The Scottish-born singer-songwriter reached an impasse with her music career after releasing the mournful-but-gorgeous Invisible Empire//Crescent Moon in 2013. Recorded with Giant Sand’s Howe Gelb at Wavelab Studios in Tucson and released on Blue Note, Tunstall had strayed mighty far from the thoughtful pop that characterized her 2004 multi-platinum selling debut, Eye to the Telescope. It’s biggest single “Black Horse and Cherry Tree” is permanently etched on mass consciousness thanks to a ton of radio airplay, and its other big single, “Suddenly I See,” got memorable placement in the film, The Devil Wears Prada.
Now, five years since her desert foray and two albums into a trilogy that — thus far, anyway — mixes that gift for thoughtful pop with a toothy, guitar-driven edge, Tunstall is a woman forever changed. Her latest, Wax, which was released on Universal’s Rostrum imprint in early October of last year, brings her to Buffalo Iron Works on Sunday, May 12, in a fem-duo format featuring drummer, Cat Myers.
So, why the change of heart?
“When I look back at Invisible Empire//Crescent Moon, it was quite literally the soundtrack to a funeral,” she said over the phone from her tour bus a while back. Tunstall had to reschedule some shows after a hearing issue caused some scary balance problems (now remedied) on stage, but when we spoke that hadn’t happened yet and her bus was parked across the street from the Kansas City barroom she’d play in a few hours time.
“It was such a strange experience, making that record in two halves. There’s a tectonic shift between them. I didn’t know my dad was going to die, but he was sick and I was sort of saying goodbye, but I was also realizing I was in denial about things in my marriage and telling myself all sorts of stuff to make that okay. I wasn’t happy. My dad died, I ended the marriage, I sold everything I owned and, in the process, realized that I’d let myself become completely defined by being a musician. I needed to cut that umbilical cord.”
After her massive purge, Tunstall, now 43, relocated to Venice Beach and looked for ways to stay involved in music without letting it eclipse her identity. She took steps to get involved in scoring films and didn’t have any plans to put another singer/songwriter record out. But cruising Mulholland listening to Tom Petty and Fleetwood Mac eventually jumpstarted the pop-music-mechanics in her brain — that gift for writing catchy pop songs wasn’t as easy to shut off as she’d imagined.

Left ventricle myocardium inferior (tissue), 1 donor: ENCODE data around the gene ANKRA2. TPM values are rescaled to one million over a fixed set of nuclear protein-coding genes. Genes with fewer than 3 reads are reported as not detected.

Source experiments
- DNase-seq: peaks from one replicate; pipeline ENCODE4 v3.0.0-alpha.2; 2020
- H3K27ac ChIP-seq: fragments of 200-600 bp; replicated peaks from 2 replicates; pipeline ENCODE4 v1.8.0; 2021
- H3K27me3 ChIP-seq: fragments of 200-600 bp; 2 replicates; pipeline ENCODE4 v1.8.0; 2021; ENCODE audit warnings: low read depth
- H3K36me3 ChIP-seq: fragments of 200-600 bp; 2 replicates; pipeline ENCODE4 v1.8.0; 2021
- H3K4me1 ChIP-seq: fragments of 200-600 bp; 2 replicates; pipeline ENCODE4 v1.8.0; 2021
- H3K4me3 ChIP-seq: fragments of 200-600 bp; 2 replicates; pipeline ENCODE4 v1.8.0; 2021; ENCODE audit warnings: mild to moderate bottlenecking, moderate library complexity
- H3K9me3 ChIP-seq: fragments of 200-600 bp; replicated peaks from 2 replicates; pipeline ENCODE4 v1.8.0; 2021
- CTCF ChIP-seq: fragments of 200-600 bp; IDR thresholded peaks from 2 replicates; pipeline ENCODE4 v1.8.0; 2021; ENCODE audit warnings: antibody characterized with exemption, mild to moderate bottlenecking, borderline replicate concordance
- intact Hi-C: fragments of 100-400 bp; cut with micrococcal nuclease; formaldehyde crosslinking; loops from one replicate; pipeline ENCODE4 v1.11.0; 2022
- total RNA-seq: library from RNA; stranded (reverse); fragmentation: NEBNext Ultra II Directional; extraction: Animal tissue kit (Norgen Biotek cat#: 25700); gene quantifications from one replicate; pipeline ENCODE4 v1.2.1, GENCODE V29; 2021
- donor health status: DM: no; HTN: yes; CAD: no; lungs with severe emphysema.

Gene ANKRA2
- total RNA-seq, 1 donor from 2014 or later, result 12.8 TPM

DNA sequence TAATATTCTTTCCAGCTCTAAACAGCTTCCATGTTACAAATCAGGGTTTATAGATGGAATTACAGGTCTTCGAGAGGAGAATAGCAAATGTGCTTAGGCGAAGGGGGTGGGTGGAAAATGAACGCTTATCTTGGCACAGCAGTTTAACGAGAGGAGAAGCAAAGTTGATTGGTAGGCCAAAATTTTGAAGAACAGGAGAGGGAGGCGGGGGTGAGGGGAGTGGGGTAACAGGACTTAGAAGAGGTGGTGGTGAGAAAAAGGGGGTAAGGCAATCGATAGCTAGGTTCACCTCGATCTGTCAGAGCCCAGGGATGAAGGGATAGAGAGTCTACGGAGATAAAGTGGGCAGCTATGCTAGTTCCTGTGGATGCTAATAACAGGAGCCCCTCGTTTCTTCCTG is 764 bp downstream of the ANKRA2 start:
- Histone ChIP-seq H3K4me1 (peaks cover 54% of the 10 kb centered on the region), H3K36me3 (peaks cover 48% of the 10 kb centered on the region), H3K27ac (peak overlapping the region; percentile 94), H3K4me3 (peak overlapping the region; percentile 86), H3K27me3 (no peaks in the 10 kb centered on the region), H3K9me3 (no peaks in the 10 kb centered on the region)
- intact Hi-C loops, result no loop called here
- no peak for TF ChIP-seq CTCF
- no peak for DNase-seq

“I wouldn’t have recorded anything, really, but the world was becoming so divided,” she recalled. “I felt like it was worth it to put out a really positive feeling record. It’s a bit like getting pregnant when the songs start coming, there’s little you can do about it… you’ve got limited options.”
The resulting record, 2016’s KIN, is a strident collection of big, radio-ready hooks that maintains an admirable level of integrity. Tunstall proved once again that she’s able to write rib-sticking riffs that avoid the unabashedly fake, digitally manipulated pitfalls of someone like, say, Katy Perry. The new Wax takes a similar tack, but with additional bite. If KIN was a meditation on frames of mind, WAX is about the body, and the album is unmistakably guitar-driven. The next project will relate to spirit, thus completing the triad.
“For me, the electric guitar is the most physical instrument. It feels like the most powerful, the most visceral… the percussive up and down stroke of playing it, it’s a full-body experience,” she explained, noting that the way the instrument explodes in “Creep,” the Radiohead’s classic, “…can make you want to trash a room. The power an electric guitar can make you feel is unparalleled. It’s truth speaking, and it pins you to the moment you’re in and clears the decks. But there’s also a sense that it’s not forever. There’s a tangible desperation in it, but it’s finite.”
Tunstall says that WAX ended up much better than she’d imagined at the project’s inception, which was basically a series of 3-piece demos recorded in a garage. Her label’s A&R team deemed it too raw, but with some production help from Nick McCarthy of Franz Ferdinand and the duo MyRiot, plus some co-writes with longtime collaborator Martin Terefe, among others, she was able to expand on her original ideas without losing the raw spirit at their core.
Having spent last summer touring in a package with Pretenders and Simple Minds, Tunstall is certainly able to hold her own in front of large audiences. But her own headlining tours remain club-level affairs, and she’s content with that. Still, as an artist that had her biggest break, to date, right out of the gate, there’s a hint of regret about past choices.
“Finding a balance wherein you’re not just making blind decisions about things can be challenging in the wake of success,” she admitted. “When we were putting out my second record, I had a chance to do an arena tour, and I turned it down. Now I wonder if that might’ve cemented a bigger foundation, but at the time I said no, and I regret it. It was a mistake – I should have at least tried it. You have to look at things from a business standpoint as well as a creative one… what does it look like in 15 years when you still want to play shows? When you have an extremely successful first record, it’s such a great experience, but it also makes everything seem very easy. Five million people buy your record – awesome. But complacency can set in and you have this feeling like you’re going to be able to do this forever, that it will always be this way. The fact is that there’s a very real, much more practical side to the whole thing. Nowadays, I’m not going home with that kind of money and I can’t afford a full band. But I still want to play. You definitely can’t let yourself give a shit what other people think.”